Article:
What do Navy Nina and gender equality have in common? Well, quite a lot when it comes to the AFL.
“We don’t see things as they are: we see things as we are.”
— Anais Nin
Earlier this week, the Carlton Football Club welcomed a new mascot – Navy Nina – to join Captain Carlton. While I have no doubt that there are commercial reasons supporting Carlton’s decision on this – the growth corridor for the AFL lies with growing its female markets – spectators, players and employees, symbolically, it also represents what we call the “one percenters.”
‘One percenters’ in and of themselves aren’t hard. But they do require a level of awareness to recognise their relevance; to actually see them in the first instance. Which is where their level of difficulty comes into it. In Carlton’s case, it’s acknowledgment of their desire to be inclusive of women in all aspects of their club – and all the benefits that flow from that, not the least of which is the commercial benefit from increasing it’s representation of female members.
When it comes to gender equality, we must be intentional, and focus our efforts both on the significant interventions, as well as the small actions we can take. Why? Because it’s what lives beneath the surface of the messages that society sends to men & women, boys and girls, about what – and more importantly who – matters. In a majority of the communities, institutions and workplaces in which we all operate, the concentration of power lies with men.
When I read articles like the one about the new Navy Nina, I always scroll to the bottom to see the comments. This time, it was “Bernie” responding to an article in the Herald Sun who grabbed my attention with.
I admit it – our instinct was to laugh at parts of this, but we also know that at the heart of exchanges like this, are attitudes deeply rooted in patriarchy and entitlement. No doubt they are the ones incoming Sex Discrimination Commissioner and Carlton Board Member is highlighting to the Carlton Football Club as needing to change.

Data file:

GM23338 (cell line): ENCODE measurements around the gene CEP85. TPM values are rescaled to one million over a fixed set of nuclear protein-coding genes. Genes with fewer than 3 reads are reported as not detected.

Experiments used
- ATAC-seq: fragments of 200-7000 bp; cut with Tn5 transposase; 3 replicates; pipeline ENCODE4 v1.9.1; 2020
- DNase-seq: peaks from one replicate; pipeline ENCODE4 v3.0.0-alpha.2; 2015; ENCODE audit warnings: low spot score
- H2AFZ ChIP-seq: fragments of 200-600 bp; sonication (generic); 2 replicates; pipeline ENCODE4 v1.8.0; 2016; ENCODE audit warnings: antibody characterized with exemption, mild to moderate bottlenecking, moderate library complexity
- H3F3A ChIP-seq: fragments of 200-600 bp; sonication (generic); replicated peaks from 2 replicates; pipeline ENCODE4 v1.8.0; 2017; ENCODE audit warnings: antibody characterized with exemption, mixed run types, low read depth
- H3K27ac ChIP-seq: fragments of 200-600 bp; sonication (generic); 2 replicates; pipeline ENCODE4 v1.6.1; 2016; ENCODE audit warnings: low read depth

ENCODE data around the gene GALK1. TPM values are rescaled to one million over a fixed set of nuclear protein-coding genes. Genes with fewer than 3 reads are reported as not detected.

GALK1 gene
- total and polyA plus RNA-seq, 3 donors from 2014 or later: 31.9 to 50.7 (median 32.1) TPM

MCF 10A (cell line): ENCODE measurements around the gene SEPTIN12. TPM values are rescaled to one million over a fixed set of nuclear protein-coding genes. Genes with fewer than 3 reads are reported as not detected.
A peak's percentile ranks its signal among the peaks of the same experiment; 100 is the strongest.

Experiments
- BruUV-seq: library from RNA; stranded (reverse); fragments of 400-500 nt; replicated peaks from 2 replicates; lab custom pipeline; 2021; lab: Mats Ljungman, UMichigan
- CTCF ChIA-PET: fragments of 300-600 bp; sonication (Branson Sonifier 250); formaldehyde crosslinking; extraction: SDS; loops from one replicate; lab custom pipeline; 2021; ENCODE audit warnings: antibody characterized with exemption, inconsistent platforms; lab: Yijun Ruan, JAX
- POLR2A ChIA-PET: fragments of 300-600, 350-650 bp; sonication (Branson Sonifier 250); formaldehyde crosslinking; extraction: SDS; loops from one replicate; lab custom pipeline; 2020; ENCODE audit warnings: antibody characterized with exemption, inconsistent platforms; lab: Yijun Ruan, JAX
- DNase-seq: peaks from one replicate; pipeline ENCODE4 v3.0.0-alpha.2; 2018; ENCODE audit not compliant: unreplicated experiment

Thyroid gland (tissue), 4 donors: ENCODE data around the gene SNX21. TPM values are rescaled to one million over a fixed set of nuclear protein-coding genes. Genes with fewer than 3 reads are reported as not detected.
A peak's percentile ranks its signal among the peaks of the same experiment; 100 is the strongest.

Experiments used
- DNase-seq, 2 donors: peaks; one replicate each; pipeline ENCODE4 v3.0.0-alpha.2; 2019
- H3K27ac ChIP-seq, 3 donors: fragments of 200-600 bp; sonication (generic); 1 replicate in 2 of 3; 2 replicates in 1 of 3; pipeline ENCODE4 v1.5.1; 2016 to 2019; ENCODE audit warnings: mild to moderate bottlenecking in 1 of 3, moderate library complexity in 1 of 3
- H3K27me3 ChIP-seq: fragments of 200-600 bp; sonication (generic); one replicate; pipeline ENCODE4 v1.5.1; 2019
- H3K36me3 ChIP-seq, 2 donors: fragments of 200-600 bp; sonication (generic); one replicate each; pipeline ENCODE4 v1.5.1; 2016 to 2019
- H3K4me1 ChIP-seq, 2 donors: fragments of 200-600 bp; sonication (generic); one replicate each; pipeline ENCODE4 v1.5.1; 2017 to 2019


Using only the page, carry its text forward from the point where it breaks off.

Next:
It’s attitudes like these that have, over the past 4 years, seen report after report emerge about the impact of gender inequality: abuse by men that comes with power and structures entrenched in patriarchy. In our workplaces, reports have revealed that a quarter of all surgeons and half of all female lawyers experienced bullying, discrimination or sexual harassment; – 1 in 2 women experience pregnancy related discrimination and more than 1 in 5 women experience sexual harassment.
In our communities, 1 in 4 Australian women have experienced violence at the hands of an intimate partner. Even harder to believe is that 400,000 women reported experiencing violence while pregnant, and more than 500,000 women reported that their children had witnessed their assaults. It’s kind of hard sitting here today to imagine that our failure to showcase mascots as representative of both men and women could possibly contribute to some 80 women murdered last year at the hands of men who apparently loved them.
But, just as sexist jokes are meant to be ‘funny’, – our friend Bernie probably smarted at his comments – behind every joke, act and symbol is some truth.
We needed a Royal Commission into the Domestic Violence, and whilst I’m not yet through the 2000 pages, I’ve no doubt we need to implement all the recommendations. But to shift the dial on gender equality, we also need to open our eyes to the ‘one percenters’ we can contribute to addressing the preconditions to everyday sexism, gendered expectations, discrimination and of course domestic abuse of every kind.
So as we embark upon another season of AFL & NRL, arguably the most male dominated of sports in this country, let’s be reminded that the ‘one percenters’ matter. And here’s to Navy Nina!